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Lord Kingsland: I was about to suggest that if the noble Lord responds to the amendment before I speak to it, perhaps I shall not need to speak to it!

Lord McIntosh of Haringey: Yes, all right. The Opposition also propose to add to Clause 23 a further

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subsection. Under Clause 23 as amended, subsection (1) setting out the criminal offence of contravention of Clause 19(1) would not apply to,

    "an oral communication which does not constitute an invitation to engage in investment activity",

although contracts made as a result of such promotion would presumably remain unenforceable. I am afraid that we cannot accept this amendment. The impact would be to create a two-tier regime with regard to penalties for breach of Clause 19 whereby some communications which breach the prohibition are subject to criminal sanctions while others are exempt.

It is not just invitations that can lead to people entering into investment agreements but material that does not constitute an invitation but nevertheless contains a promotional element. The impact of the promotion will be the same if there is something less than an invitation but if it nevertheless contains a promotional element. In any event, an exclusion of the kind proposed would lead to arguments as to whether what had actually been said constituted an invitation. That is the kind of uncertainty that we want to avoid.

We have already proposed, in our second consultation paper in October, that solicited real time communications, including oral communications which are not part of a co-ordinated promotional strategy should benefit from an exemption. However, we remain convinced that unsolicited real time communications of a certain character should be subject to controls and restrictions. It is important that we adopt a stronger line on unsolicited calls, given the risks to which they expose consumers.

In any event, it is in the interests of consumers that a uniform approach be taken on the face of the Bill with regard to all communications, oral or otherwise, that amount to an invitation or inducement to engage in investment activity. The debate on the draft financial promotions exemption order which will take place after Royal Assent will be the appropriate point at which to discuss which real time communications should be classified as exempt from the prohibition. In any event, Clause 19 prohibition can have no effect and cannot be brought into force until the necessary subordinate legislation has been made. So in regard to this as opposed to the other amendments, I can only say that we cannot accept the amendment and I hope that the noble Lord will withdraw it.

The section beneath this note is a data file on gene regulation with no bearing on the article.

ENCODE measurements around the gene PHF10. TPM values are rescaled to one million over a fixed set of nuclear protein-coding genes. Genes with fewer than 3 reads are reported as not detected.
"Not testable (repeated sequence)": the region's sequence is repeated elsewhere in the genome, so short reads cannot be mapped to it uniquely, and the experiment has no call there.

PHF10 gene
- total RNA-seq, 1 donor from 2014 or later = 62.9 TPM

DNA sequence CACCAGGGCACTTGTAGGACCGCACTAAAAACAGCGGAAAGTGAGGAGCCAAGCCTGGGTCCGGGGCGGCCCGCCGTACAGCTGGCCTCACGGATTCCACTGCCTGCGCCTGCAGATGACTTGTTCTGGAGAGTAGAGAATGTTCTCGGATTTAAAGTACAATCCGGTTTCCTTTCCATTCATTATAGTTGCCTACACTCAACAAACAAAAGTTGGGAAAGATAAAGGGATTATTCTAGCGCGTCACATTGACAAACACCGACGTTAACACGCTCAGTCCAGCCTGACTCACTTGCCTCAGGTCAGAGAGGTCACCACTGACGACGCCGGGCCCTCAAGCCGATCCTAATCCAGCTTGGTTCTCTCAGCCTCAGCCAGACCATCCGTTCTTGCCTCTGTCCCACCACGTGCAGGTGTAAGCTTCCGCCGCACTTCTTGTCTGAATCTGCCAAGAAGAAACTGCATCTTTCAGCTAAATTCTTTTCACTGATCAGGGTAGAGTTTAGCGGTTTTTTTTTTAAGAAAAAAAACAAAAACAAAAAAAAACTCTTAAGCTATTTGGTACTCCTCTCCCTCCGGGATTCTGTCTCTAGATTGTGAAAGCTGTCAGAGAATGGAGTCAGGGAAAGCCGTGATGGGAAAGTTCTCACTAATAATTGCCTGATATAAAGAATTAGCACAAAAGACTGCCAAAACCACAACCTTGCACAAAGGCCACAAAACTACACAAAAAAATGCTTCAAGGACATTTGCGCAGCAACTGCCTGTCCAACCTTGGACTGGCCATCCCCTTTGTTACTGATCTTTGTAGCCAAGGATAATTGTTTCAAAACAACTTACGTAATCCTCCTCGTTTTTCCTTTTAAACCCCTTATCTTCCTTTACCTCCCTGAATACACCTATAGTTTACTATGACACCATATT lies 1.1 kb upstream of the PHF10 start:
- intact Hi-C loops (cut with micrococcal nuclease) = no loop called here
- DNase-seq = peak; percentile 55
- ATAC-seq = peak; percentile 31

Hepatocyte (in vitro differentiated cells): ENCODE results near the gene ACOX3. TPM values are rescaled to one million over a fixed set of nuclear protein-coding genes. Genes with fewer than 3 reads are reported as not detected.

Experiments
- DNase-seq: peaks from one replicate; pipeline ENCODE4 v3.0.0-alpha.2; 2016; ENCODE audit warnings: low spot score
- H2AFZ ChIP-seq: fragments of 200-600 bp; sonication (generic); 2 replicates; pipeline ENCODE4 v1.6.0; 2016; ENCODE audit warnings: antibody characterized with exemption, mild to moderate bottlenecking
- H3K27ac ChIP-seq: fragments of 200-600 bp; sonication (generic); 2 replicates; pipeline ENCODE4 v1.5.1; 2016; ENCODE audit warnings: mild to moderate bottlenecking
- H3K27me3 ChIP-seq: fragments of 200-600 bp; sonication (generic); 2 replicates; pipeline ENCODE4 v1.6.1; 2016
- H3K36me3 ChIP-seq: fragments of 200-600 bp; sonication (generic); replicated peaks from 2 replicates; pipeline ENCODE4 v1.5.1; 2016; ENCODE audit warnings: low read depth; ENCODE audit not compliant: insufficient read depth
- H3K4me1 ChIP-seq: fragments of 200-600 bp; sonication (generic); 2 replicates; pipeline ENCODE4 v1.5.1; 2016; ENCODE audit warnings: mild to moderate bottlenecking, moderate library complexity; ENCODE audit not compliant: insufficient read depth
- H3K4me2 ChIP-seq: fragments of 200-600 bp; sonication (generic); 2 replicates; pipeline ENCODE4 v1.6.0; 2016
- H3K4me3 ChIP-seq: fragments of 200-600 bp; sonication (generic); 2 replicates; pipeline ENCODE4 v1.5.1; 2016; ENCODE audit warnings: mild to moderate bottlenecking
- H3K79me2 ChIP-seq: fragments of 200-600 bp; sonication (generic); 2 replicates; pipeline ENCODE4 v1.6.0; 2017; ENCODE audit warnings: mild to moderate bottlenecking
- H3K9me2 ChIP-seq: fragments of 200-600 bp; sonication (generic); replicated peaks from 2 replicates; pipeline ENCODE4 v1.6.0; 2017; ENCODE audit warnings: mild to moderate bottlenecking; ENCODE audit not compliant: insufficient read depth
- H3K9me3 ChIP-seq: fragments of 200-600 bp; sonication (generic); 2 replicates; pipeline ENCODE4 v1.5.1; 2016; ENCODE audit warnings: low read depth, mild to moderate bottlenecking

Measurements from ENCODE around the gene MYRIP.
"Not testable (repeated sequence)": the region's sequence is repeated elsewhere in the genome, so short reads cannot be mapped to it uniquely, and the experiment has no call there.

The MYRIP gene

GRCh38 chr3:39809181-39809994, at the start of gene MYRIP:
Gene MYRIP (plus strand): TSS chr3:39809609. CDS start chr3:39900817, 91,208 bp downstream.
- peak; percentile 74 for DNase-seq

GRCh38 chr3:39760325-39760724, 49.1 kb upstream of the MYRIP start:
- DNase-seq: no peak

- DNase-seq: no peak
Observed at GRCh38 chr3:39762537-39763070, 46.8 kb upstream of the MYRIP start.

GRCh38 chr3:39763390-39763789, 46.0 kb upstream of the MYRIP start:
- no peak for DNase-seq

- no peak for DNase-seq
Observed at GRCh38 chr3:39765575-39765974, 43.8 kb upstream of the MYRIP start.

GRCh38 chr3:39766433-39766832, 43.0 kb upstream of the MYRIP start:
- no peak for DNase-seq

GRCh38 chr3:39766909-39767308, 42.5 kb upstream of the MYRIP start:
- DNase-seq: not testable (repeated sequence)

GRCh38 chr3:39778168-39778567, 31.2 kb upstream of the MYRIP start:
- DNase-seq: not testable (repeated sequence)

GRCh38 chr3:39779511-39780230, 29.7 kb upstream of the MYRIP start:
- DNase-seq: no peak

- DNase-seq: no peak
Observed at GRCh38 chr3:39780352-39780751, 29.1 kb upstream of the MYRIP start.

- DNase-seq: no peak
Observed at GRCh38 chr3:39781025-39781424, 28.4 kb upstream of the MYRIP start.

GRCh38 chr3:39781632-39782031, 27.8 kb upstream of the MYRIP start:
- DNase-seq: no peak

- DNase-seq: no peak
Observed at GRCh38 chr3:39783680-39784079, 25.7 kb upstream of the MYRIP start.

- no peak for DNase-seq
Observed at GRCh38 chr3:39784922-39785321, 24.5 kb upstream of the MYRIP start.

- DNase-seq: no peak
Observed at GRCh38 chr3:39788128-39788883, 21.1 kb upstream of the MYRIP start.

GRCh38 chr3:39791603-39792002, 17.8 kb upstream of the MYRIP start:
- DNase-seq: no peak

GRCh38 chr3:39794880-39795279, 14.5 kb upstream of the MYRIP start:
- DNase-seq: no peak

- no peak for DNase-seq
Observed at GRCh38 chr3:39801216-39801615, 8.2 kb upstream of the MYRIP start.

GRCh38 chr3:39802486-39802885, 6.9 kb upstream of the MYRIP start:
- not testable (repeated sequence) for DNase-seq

The noble Lord went on to speak to Amendment No. 95. That is grouped with Amendment No. 94A, which the noble Lord does not intend to move, and my Amendment No. 96. Amendment No. 95 would amend subsection (3) of Clause 19 so that subsection (1), which deals with communications originating outside the United Kingdom, applies only to communications which are intended or might reasonably be presumed to be intended to be acted on by a person in the United Kingdom. That would be similar in effect to Amendment No. 94. It would apply the limitation sought in that amendment, to limit the prohibition to invitations to engage in investment activity or information which is intended or might reasonably be presumed to be intended to be acted on by a person, to subsection (3), which establishes the

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territorial dimension of the financial promotion prohibition. The amendment is certainly worthy of further consideration in the light of the discussion we have been having. I hope that the noble Lord will not move it on the basis that we will reconsider the issues involved.

Perhaps the noble Lord will allow me to refer to my Amendment No. 96, which is grouped with Amendment No. 95. The purpose of the amendment is to clarify that the Treasury can adjust the scope of the Bill's financial promotion regime to take full account of international and technological developments. Clause 19 prohibits financial promotions unless the promoter is authorised by the FSA or the promotion is approved by a person who is authorised. Subsection (5) of Clause 19 allows the Treasury by order to specify circumstances in which this restriction does not apply. The amendment makes it clear that the circumstances that can be specified under subsection (5) extend to the circumstances for which subsection (3) expressly makes provision. Subsection (3) prohibits communications originating outside the United Kingdom if the communication is capable of having an effect in the United Kingdom. In other words, the amendment makes it clear that an exemption can be made for a communication which originates from outside the United Kingdom even if it is capable of having an effect here. Paragraphs (b) to (d) of the amendment deal expressly with the possibility of exemption for communications originating in specific countries, or in specific groups of countries, such as EU member states, and would allow all communications originating overseas to be exempted if that became appropriate.